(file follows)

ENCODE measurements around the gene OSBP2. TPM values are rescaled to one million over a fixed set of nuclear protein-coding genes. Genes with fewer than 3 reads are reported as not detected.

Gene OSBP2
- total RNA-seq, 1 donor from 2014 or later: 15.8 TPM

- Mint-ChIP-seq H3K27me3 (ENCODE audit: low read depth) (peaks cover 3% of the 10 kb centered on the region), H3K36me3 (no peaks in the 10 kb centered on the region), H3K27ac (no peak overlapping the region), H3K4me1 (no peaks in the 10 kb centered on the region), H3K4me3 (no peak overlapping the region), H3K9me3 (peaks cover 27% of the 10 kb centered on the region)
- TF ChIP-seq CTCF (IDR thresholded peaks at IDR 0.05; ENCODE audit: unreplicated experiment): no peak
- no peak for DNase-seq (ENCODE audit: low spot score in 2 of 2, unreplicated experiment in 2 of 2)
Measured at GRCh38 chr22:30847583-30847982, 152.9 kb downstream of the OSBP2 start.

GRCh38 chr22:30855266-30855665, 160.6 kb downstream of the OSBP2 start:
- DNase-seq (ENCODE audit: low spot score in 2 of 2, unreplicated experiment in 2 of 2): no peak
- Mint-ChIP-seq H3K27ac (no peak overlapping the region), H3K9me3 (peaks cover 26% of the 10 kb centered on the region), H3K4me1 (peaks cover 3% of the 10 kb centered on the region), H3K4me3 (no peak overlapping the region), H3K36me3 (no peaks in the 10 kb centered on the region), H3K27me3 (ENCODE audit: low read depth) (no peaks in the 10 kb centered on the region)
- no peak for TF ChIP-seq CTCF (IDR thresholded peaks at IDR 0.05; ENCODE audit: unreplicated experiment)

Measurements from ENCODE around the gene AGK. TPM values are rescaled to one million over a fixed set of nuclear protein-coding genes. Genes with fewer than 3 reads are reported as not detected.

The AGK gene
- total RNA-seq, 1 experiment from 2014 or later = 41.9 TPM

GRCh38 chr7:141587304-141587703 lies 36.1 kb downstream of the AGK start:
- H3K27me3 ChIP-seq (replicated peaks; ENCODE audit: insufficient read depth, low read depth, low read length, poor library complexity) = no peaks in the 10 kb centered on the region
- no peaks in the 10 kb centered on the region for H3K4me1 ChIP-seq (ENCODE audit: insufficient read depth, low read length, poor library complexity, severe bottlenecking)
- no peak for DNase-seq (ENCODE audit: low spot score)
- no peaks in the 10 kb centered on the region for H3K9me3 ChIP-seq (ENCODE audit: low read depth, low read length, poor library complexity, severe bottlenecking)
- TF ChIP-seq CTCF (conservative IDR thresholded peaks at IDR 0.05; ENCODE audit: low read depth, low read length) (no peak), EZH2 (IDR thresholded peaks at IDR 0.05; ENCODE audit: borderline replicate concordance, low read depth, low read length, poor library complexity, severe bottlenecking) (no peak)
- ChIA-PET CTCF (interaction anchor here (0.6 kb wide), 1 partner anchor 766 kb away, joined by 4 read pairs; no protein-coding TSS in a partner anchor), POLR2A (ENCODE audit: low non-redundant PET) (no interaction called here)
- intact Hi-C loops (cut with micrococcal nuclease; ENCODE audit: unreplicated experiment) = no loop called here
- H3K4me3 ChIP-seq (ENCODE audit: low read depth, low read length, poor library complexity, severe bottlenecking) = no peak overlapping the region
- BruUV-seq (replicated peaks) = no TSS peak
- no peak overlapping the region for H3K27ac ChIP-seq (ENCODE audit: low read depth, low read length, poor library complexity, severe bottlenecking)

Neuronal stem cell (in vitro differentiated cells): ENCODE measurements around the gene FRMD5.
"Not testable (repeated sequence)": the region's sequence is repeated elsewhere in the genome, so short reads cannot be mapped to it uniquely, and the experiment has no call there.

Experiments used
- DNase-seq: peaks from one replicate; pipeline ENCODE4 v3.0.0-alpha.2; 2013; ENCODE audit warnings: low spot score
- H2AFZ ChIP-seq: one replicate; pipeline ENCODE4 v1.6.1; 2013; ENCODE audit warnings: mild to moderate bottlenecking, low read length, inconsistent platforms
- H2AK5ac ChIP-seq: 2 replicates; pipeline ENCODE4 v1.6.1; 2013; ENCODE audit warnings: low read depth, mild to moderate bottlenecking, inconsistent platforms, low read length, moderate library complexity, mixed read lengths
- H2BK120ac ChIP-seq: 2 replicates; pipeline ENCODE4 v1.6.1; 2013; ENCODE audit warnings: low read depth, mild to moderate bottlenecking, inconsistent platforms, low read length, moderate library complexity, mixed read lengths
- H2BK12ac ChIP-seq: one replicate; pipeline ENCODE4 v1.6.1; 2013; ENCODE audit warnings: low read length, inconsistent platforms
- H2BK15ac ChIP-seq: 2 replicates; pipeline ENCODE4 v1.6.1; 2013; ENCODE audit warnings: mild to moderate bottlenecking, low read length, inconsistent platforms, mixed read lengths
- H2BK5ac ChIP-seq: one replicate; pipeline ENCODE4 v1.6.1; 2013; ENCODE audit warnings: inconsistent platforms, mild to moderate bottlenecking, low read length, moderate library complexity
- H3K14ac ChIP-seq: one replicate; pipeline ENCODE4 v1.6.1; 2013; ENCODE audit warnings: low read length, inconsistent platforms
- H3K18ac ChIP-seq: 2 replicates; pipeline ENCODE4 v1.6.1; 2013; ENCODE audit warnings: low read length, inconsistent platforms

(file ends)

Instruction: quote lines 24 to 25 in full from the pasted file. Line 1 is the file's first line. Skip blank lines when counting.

- BruUV-seq (replicated peaks) = no TSS peak
- no peak overlapping the region for H3K27ac ChIP-seq (ENCODE audit: low read depth, low read length, poor library complexity, severe bottlenecking)